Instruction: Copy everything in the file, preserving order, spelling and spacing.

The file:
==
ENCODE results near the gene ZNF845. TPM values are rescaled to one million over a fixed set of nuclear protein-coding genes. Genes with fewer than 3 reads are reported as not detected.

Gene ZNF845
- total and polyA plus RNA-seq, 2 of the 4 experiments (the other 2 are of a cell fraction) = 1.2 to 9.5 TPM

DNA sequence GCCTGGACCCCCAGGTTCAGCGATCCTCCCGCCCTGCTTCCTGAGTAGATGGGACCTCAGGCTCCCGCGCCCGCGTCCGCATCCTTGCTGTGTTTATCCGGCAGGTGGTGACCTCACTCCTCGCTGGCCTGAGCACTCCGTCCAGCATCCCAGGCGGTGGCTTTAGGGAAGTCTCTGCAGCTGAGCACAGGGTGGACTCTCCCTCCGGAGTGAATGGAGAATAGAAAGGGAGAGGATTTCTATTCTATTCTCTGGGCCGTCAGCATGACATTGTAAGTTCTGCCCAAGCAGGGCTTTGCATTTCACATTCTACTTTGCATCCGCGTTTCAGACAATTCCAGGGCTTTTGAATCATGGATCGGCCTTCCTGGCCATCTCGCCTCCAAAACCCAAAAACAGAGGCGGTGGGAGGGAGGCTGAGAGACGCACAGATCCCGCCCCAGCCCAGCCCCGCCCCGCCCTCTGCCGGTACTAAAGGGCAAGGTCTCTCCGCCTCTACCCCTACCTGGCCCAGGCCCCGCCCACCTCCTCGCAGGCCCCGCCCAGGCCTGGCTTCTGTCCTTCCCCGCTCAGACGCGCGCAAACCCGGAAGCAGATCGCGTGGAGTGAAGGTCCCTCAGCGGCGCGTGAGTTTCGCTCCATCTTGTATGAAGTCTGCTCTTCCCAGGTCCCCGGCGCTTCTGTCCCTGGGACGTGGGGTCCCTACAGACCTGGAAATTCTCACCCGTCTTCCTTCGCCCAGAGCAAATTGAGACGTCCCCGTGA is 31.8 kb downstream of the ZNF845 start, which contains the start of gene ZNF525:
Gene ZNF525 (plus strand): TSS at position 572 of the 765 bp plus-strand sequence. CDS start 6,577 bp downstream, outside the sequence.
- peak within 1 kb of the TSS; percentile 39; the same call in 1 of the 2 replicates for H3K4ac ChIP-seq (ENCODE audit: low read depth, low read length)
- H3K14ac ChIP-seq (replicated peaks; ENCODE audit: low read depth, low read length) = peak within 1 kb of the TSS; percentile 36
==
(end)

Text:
ENCODE results near the gene ZNF845. TPM values are rescaled to one million over a fixed set of nuclear protein-coding genes. Genes with fewer than 3 reads are reported as not detected.

Gene ZNF845
- total and polyA plus RNA-seq, 2 of the 4 experiments (the other 2 are of a cell fraction) = 1.2 to 9.5 TPM

DNA sequence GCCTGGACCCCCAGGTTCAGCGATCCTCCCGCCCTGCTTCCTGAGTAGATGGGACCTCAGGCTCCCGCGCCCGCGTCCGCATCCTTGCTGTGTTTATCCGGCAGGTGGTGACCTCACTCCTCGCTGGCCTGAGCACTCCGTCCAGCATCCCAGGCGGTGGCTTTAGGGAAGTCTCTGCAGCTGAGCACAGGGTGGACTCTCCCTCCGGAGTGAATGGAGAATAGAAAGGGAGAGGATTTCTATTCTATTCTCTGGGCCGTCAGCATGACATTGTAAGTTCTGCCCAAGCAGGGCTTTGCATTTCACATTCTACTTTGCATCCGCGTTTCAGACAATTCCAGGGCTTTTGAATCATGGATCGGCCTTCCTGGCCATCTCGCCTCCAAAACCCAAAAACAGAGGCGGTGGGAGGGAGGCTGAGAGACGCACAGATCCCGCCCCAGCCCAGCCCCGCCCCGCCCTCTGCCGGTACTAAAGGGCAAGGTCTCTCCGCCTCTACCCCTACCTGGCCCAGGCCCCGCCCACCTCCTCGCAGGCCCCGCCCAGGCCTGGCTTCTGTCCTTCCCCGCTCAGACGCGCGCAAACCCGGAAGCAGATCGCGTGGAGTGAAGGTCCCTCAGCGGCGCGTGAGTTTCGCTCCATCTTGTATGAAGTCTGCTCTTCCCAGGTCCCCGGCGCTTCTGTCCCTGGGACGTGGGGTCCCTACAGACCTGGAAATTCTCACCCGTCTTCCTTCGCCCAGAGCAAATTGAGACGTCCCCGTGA is 31.8 kb downstream of the ZNF845 start, which contains the start of gene ZNF525:
Gene ZNF525 (plus strand): TSS at position 572 of the 765 bp plus-strand sequence. CDS start 6,577 bp downstream, outside the sequence.
- peak within 1 kb of the TSS; percentile 39; the same call in 1 of the 2 replicates for H3K4ac ChIP-seq (ENCODE audit: low read depth, low read length)
- H3K14ac ChIP-seq (replicated peaks; ENCODE audit: low read depth, low read length) = peak within 1 kb of the TSS; percentile 36